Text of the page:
T: Well treatment options for acne over the past almost three decades now can be consist of in the following way with increasing severity and the range from over the counter and prescription topicals, these are products used on the surface of the skin, such as cleansers, washes, medicated gels and then the oral medications for increasing levels of severity or increasing regions of involvement of acne include specific anti-inflammatory antibiotic pills. For women often, we also look at the possibility of hormonal therapy and then for the severe cases, a medication pill called “Oral Isotretinoin.” There are additional supportive options that have developed, including certain facials, light therapy and laser procedures as well.

N: So there’s a new study that we mentioned at the outset of this conversation called the “OSCAR Study.” Let’s talk a little bit about what the study entailed and what are some of the findings revealed.

T: Sure. The OSCAR Study focuses on a medication termed “Epiduo Forte” which is a combination of a Retinoid called “Adapalene” and another active ingredient for acne called “Benzoyl Peroxide.” Both of them combined in a gel formulation to be used for nightly application overnight. And this particular medication has already been proven and shown to be efficacious for the treatment for acne, both moderate and for severe acne. So it’s already on the market in the U.S. for that indication.

N: It’s a combination of Adapalene and Benzoyl Peroxide, were these two ever used separately and now they’ve come together as a result of further study? Is one sometimes all that you need? Explain how the two became so beneficial together, how did you find that out?

T: So the two products independently are effective in treating acne, so Adapalene by itself as well as Benzoyl Peroxide by itself. In combination however, a lower concentration of Adapalene have previously been found to be even more efficacious when combined with Benzoyl Peroxide and that was the product called “Epiduo.” And the combination seemed to increase the improvements in acne spots more quickly and led to greater levels of overall improvement. Then either product alone or independently, so that was actually very nicely shown in some of the research studies quite a few years ago. The recent iteration of that product increases the concentration of Adapalene from .1 to .3 percent, which is the Epiduo Forte. And this combination has shown to be efficacious not just in the mild and moderate acne forms that was previously demonstrated with Epiduo, but also in the moderate and severe acne which has been shown to be efficacious if it will be treated with Epiduo Forte. So the combination does seem to work better than either agent alone and we think we’ll be able to target increasing acne severities with the Forte version.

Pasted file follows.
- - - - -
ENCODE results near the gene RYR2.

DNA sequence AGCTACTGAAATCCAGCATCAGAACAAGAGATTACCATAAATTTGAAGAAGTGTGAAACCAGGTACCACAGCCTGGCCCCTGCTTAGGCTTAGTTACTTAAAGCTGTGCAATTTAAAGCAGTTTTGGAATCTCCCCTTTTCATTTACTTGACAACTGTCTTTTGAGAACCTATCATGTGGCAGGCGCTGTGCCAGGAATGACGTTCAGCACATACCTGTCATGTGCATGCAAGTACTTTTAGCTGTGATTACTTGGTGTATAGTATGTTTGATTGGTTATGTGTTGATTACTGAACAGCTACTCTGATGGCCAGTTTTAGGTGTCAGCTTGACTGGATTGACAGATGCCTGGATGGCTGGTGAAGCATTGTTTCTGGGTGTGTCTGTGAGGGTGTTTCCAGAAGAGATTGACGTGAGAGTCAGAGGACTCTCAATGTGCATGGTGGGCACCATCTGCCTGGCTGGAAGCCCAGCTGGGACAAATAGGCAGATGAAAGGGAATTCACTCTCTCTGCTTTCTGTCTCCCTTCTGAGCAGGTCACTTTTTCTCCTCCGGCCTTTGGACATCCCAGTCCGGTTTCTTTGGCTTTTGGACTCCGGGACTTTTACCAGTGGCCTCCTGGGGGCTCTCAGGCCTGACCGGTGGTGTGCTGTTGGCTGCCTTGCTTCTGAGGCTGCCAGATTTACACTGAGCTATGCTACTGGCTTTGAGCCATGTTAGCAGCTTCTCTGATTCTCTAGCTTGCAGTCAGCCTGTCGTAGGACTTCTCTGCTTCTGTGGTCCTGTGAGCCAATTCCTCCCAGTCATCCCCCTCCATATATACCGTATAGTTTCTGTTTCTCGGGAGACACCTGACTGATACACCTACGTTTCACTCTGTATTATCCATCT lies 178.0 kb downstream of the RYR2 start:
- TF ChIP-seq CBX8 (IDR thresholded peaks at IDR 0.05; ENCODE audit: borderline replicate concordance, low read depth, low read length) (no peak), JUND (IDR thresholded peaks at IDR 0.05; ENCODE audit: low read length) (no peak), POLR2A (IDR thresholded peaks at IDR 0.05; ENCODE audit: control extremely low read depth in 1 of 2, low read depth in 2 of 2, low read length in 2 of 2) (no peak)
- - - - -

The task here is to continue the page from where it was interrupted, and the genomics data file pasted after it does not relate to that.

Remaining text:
N: Now I did hear you mention that it could be used nightly? Is that what I’m understanding, nightly? How long should the product be used before you start seeing some benefits?

T: Well the product is used and applied overnight, so it’s applied before one retires for bed. And typically, we already started seeing improvement compared to the vehicle by about the first to second week of therapy. So it does have quite a rapid onset of improvement, but the thing is for patients who want to see visible, recognizable improvement that’s relevant to them, it would probably be 4 to 6 weeks before they see that, and then it progressively improves at 3 months and then even further at 6 months.

N: Where can we go online and learn some more about this brand new product?

T: This particular product, Epiduo Forte, is online and it’s at the website epiduoforte [epiduoforte.com], as well as the particular study we were looking at is also online on the website for the American Journal of Clinical Dermatology. And the unique part about what was recently published was the fact that we didn’t just look at acne, we looked at the scarring that was associated with acne. And that particular study was designed to evaluate the effectiveness of Epiduo Forte in mitigating the acne scarring in the context of treating active inflammatory acne. And over a course of 6 months, in this half-phased study, what we found was the Epiduo Forte was of course highly effective in reducing acne but also importantly, it reduced the number of acne scars on the treated side compared to the vehicle side and there was a significant escalation in patients who were achieving overall global improvement in acne scarring. So this finding suggests that timely and effective therapy of moderate and severe acne with Epiduo Forte can mitigate not just acne but the acne scars resulting from that ongoing inflammation and subsequent skin damage.

N: Well I thank you for coming in, some exciting information, some great news for acne sufferers and I’m hoping that we’ll get some more information from you in the future. Thank you so much for coming in today Dr. Jerry Tan.

T: My pleasure, thank you Neal.

N: You’ve been listening to Health Professional Radio. I’m your host Neal Howard. Transcripts and audio of this program are available at healthprofessionalradio.com.au and also at hpr.fm. You can subscribe to this podcast on iTunes, listen in and download at SoundCloud and be sure and visit our Affiliate Page at hpr.fm.